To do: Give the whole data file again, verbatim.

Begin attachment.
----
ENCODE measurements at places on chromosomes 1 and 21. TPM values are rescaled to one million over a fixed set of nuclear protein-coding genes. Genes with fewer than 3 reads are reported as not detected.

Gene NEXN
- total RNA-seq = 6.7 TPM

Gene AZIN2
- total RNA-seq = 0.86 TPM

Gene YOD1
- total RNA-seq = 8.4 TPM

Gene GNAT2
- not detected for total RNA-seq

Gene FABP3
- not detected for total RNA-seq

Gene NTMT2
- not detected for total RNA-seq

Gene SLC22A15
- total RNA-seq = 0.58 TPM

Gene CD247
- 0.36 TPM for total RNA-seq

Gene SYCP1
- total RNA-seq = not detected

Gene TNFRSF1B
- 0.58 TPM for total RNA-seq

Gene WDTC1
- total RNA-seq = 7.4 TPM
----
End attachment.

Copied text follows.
ENCODE measurements at places on chromosomes 1 and 21. TPM values are rescaled to one million over a fixed set of nuclear protein-coding genes. Genes with fewer than 3 reads are reported as not detected.

Gene NEXN
- total RNA-seq = 6.7 TPM

Gene AZIN2
- total RNA-seq = 0.86 TPM

Gene YOD1
- total RNA-seq = 8.4 TPM

Gene GNAT2
- not detected for total RNA-seq

Gene FABP3
- not detected for total RNA-seq

Gene NTMT2
- not detected for total RNA-seq

Gene SLC22A15
- total RNA-seq = 0.58 TPM

Gene CD247
- 0.36 TPM for total RNA-seq

Gene SYCP1
- total RNA-seq = not detected

Gene TNFRSF1B
- 0.58 TPM for total RNA-seq

Gene WDTC1
- total RNA-seq = 7.4 TPM